And what is predictable right now is the way of seeds. The way of roots and earth and budding and blooming and yielding and becoming.
In the unpredictable times of a mid-pandemic world, what is predictable is that there always seasons, there is always the hope of growth. And as long as the earth endures, we will endure, knowing that seasons come and seasons pass and if we yield, this season can yield.
Whatever we are passing through, it will come to pass. Plant seeds and believe.
“I can do it, Mama, I can do it too. “ She’d leaned over the dirt with her handful of hope.
Those little fingers? I have held them and traced those little lips, in cardiac ICUs through a tangle of tubes and lines and begged God for one more day. This girl unearthed in me time’s utter fragility.
How long do we all have, how long till we all get through this — how long, how long, how long? Our brains beg for timelines because maybe we’re all addicted to controlling storylines. We think if we can find the certainty of the plot line, then we think we can certainly find a way to control it.
We think if we knew with certainty the story, we’d certainly find out a way to write the story better. We think if we kinda knew what was coming, we could become our own kind of gods — better than God.
Maybe: The reason we don’t get any crystal balls is to shatter any allusion of control.
Maybe: The reason we don’t get any crystal balls is to shatter any allusion of being God.
This is the one great truth: The only thing that is certain is uncertainty — and the certainty of God.
A pandemic earnestly compels us to embrace both. This is not a bad thing. All of life is about learning to embrace both.
When a small girl had finished her deliberate dropping of small seeds into dirt, her and I gently buried them all in the dark, seeds surrendered to the unknown. Accept the unknown — because it’s helping you know how to live.
That’s the thing: The thing that you wish would go away, it’s showing you a better way to live.
In early May, she and I held and buried seeds, and then held the watering hose over tender plants through June, so come July, we could hold baskets full of beans. And everyday we keep holding space for the unknown. Who will survive this pandemic and who will lose people they desperately love? How will we simultaneously keep our sanity, keep our kids safe, keep our family afloat? How will we learn to hold space for grief and joy, for our perspective and for someone else’s?
In this holding space for all the unknown —— there is also this growing awareness that this moment holds possibility.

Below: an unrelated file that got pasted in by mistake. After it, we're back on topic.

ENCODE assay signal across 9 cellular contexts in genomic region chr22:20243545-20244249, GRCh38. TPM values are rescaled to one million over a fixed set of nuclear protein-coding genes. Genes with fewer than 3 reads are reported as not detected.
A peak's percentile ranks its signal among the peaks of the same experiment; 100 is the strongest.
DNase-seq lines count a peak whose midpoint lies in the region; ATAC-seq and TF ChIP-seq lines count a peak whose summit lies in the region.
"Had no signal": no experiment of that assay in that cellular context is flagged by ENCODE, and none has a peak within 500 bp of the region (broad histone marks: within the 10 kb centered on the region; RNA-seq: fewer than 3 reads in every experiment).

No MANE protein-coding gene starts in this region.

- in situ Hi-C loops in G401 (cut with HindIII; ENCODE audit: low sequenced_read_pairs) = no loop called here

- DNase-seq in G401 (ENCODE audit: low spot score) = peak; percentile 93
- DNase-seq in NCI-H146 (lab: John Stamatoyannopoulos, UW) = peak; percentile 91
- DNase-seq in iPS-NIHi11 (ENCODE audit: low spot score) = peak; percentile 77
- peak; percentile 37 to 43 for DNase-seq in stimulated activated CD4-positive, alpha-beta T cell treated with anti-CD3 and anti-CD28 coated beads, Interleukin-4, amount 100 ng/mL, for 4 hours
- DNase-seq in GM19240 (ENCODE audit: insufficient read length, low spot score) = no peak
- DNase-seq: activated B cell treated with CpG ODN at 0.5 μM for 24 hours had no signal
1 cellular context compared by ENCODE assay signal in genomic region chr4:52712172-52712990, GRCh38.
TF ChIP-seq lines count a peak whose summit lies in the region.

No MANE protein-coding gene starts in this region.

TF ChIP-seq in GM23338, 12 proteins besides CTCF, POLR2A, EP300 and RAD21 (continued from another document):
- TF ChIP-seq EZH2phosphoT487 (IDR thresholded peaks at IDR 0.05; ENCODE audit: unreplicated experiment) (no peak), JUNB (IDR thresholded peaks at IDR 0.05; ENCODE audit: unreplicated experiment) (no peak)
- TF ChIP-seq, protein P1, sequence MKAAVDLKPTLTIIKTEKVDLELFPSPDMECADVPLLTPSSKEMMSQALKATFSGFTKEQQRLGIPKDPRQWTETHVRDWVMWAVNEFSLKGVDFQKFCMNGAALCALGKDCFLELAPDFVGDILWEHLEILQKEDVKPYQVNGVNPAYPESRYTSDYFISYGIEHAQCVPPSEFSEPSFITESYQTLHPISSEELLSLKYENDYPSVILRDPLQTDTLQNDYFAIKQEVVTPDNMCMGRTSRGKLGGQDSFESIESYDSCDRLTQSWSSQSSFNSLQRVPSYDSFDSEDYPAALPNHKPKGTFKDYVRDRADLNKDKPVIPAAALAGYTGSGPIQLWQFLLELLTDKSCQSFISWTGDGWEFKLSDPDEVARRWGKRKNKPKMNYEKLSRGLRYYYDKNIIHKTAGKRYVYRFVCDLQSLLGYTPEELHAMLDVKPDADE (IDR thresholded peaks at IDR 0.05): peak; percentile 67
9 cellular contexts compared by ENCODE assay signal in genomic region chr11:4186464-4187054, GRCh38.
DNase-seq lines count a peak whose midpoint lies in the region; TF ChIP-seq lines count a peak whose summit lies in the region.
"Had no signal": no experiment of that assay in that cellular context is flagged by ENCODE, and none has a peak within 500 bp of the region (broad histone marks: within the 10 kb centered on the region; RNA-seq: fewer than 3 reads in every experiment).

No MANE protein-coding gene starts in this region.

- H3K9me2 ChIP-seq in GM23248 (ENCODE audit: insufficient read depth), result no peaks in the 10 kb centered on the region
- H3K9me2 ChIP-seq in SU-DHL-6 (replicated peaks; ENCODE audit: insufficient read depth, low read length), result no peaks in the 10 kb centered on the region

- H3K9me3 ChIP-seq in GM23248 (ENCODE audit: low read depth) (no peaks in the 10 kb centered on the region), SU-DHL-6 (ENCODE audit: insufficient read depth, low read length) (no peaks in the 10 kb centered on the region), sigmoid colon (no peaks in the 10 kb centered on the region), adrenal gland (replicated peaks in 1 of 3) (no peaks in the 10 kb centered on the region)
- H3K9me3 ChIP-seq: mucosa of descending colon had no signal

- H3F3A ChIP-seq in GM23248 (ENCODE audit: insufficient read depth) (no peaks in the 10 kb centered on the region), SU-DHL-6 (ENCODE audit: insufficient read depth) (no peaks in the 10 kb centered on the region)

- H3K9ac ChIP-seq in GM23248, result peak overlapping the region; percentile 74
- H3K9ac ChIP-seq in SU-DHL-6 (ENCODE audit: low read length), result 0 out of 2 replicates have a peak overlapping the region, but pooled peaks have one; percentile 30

As I pick another basket of beans and a handful of sunflowers in late July that one small girl and I planted from fragile seeds in early May, I believe it like a growing within:
Hold space for uncertainty — and trust all this uncertainty holds possibility.
Here holds the possibility that you can find what really matters. Here you can grow love deeper with people you will someday lose. Here may bring you to your knees, but don’t hate what helps you pray more.
Here in the unknowns there is this exquisite gift of knowing more of God.
Here can be a tender surrender. This is how you win peace.
“Mama?” She pats my leg in the garden in July. “See the sunflowers? Why do they all look like that?”
Do I tell her that’s what we call can grow into, in a season of unknown? That especially here we can turn and hold our faces to all the Light?
What I do is kneel and tell her simply, “Let’s hold our faces like that too.”
And I scoop her up and we hardly wait at all till we feel the real warming:
No matter what unknown we face — we face the known love of God.
In all these uncertain days, you find yourself at a crossroads every day — and what you need to know is the way to abundance.
How do you find the way through uncertainty that lets you find certain peace, a way to surrender to what is,?
How can you afford to take any other way, especially in days like these?
The Way of Abundance is a gorgeous movement of 60 steps, 60 days, from heart-weary unknowns to Christ-focused abundance. No matter what happens, you can be in a different place this fall — an abundantly hopeful, peaceful place.